Regardless, while Ms. Bullock is very good here, nothing compares to Ms. McCarthy. To use a favorite phrase, no one in the history of film, man or woman, has ever been this full of piss and vinegar. She is a walking volcano, eating poorly and dressing worse. Yet you can’t help but love her malicious intensity, and it is impossible to take your eyes off of her.•

__________

Robert Hammerle practices criminal law in Indianapolis. When he is not in the courtroom or working diligently in his Pennsylvania Street office, Bob can likely be found at one of his favorite movie theaters watching and preparing to review the latest films. To read more of his reviews, visit www.bigmouthbobs.com. The opinions expressed are those of the author.

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  1. I have been on this program while on parole from 2011-2013. No person should be forced mentally to share private details of their personal life with total strangers. Also giving permission for a mental therapist to report to your parole agent that your not participating in group therapy because you don't have the financial mean to be in the group therapy. I was personally singled out and sent back three times for not having money and also sent back within the six month when you aren't to be sent according to state law. I will work to het this INSOMM's removed from this state. I also had twelve or thirteen parole agents with a fifteen month period. Thanks for your time.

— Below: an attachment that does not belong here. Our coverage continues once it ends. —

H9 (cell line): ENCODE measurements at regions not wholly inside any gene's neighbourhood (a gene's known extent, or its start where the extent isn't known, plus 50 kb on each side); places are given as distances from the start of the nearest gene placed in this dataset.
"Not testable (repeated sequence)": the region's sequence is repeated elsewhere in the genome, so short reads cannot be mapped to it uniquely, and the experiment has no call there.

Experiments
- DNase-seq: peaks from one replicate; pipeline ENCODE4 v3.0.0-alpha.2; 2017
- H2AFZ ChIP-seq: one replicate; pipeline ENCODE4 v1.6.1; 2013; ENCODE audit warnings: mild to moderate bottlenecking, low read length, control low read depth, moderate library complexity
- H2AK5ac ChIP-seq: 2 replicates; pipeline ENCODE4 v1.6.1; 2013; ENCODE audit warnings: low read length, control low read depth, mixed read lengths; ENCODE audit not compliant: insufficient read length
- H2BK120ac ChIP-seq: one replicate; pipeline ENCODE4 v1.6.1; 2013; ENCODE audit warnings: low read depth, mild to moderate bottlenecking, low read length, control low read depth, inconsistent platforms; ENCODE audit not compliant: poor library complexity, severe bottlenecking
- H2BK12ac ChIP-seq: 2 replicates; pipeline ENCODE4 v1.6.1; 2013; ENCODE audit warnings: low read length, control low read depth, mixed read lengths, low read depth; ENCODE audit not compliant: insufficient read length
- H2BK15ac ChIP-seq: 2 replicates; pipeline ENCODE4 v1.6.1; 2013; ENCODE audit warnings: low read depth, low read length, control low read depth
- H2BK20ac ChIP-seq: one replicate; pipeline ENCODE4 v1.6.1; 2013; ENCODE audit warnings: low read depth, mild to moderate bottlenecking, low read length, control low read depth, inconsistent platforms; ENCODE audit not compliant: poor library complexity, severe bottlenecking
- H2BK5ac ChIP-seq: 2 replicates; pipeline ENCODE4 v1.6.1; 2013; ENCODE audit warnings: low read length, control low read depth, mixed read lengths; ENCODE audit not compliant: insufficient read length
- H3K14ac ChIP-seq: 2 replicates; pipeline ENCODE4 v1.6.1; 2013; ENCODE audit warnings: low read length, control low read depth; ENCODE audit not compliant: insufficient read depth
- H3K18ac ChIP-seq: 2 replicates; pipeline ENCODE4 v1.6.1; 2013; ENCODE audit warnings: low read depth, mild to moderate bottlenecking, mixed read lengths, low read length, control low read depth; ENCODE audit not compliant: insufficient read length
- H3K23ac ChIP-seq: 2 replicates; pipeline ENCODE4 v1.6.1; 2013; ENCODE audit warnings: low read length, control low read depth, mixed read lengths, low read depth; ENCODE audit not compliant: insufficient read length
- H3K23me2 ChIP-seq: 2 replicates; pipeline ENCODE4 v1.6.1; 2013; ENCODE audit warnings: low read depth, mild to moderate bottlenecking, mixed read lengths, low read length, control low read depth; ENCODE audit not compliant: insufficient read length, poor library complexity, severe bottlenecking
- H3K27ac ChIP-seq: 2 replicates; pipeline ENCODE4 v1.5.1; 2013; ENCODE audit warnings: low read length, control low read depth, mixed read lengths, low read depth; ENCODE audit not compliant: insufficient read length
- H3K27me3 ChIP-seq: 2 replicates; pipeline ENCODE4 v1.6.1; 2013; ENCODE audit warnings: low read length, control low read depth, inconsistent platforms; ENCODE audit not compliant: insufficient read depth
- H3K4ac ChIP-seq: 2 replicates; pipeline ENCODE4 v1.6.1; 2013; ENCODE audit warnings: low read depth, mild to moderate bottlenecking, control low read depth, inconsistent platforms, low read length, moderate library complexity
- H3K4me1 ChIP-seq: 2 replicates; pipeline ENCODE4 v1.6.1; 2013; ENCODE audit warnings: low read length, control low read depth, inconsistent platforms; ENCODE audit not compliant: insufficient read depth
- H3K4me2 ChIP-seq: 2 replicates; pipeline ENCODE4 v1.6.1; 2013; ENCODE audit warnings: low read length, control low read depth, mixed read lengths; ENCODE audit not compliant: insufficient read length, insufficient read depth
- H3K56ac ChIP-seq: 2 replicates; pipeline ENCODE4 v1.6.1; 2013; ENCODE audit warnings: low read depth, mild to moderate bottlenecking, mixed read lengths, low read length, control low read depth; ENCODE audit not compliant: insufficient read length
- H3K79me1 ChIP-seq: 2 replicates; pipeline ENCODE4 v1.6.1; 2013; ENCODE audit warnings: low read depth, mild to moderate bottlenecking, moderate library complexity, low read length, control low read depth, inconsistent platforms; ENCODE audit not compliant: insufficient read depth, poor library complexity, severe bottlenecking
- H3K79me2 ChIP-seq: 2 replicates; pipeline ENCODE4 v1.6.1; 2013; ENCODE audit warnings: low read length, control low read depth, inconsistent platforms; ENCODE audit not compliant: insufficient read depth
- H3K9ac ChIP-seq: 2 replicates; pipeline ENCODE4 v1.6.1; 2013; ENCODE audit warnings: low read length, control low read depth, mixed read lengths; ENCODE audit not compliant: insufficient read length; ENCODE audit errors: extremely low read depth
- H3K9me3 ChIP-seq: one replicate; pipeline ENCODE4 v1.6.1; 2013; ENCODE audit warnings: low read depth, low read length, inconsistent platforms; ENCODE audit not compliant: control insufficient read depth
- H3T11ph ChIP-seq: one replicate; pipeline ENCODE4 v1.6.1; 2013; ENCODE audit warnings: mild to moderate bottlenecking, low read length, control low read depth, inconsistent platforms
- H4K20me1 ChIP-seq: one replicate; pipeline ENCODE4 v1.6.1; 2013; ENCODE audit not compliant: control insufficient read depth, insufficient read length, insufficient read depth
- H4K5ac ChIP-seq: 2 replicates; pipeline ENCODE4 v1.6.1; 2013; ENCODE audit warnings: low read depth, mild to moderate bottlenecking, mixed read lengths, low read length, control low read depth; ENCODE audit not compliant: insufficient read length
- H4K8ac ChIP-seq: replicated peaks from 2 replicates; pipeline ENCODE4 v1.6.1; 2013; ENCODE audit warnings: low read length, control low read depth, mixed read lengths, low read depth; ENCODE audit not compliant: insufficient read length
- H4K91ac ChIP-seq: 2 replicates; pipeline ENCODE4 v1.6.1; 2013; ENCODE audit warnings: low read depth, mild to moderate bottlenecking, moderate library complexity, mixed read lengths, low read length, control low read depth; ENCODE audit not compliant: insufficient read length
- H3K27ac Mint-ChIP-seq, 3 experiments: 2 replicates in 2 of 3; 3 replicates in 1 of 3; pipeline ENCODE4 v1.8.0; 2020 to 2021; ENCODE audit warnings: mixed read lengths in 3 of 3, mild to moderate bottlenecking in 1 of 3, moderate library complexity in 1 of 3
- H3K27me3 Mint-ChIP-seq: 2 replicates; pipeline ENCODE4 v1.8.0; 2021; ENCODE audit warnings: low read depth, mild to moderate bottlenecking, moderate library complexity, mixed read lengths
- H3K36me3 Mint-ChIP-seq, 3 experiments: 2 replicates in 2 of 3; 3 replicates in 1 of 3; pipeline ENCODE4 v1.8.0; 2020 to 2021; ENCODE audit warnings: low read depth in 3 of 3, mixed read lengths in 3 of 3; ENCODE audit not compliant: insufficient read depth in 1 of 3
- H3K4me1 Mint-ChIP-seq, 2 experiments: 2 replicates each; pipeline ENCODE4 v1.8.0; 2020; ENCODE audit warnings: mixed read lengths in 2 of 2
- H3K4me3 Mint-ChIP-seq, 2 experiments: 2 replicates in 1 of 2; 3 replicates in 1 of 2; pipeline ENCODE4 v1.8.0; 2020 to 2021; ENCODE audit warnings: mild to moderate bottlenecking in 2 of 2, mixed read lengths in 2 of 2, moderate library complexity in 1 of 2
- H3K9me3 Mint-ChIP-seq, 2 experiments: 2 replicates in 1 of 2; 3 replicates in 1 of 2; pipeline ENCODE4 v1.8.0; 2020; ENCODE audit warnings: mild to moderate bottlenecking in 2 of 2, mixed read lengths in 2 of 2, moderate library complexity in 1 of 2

2. Our nation produces very few jurists of the caliber of Justice DOUGLAS and his peers these days. Here is that great civil libertarian, who recognized government as both a blessing and, when corrupted by ideological interests, a curse: "Once the investigator has only the conscience of government as a guide, the conscience can become ‘ravenous,’ as Cromwell, bent on destroying Thomas More, said in Bolt, A Man For All Seasons (1960), p. 120. The First Amendment mirrors many episodes where men, harried and harassed by government, sought refuge in their conscience, as these lines of Thomas More show: ‘MORE: And when we stand before God, and you are sent to Paradise for doing according to your conscience, *575 and I am damned for not doing according to mine, will you come with me, for fellowship? ‘CRANMER: So those of us whose names are there are damned, Sir Thomas? ‘MORE: I don't know, Your Grace. I have no window to look into another man's conscience. I condemn no one. ‘CRANMER: Then the matter is capable of question? ‘MORE: Certainly. ‘CRANMER: But that you owe obedience to your King is not capable of question. So weigh a doubt against a certainty—and sign. ‘MORE: Some men think the Earth is round, others think it flat; it is a matter capable of question. But if it is flat, will the King's command make it round? And if it is round, will the King's command flatten it? No, I will not sign.’ Id., pp. 132—133. DOUGLAS THEN WROTE: Where government is the Big Brother,11 privacy gives way to surveillance. **909 But our commitment is otherwise. *576 By the First Amendment we have staked our security on freedom to promote a multiplicity of ideas, to associate at will with kindred spirits, and to defy governmental intrusion into these precincts" Gibson v. Florida Legislative Investigation Comm., 372 U.S. 539, 574-76, 83 S. Ct. 889, 908-09, 9 L. Ed. 2d 929 (1963) Mr. Justice DOUGLAS, concurring. I write: Happy Memorial Day to all -- God please bless our fallen who lived and died to preserve constitutional governance in our wonderful series of Republics. And God open the eyes of those government officials who denounce the constitutions of these Republics by arbitrary actions arising out capricious motives.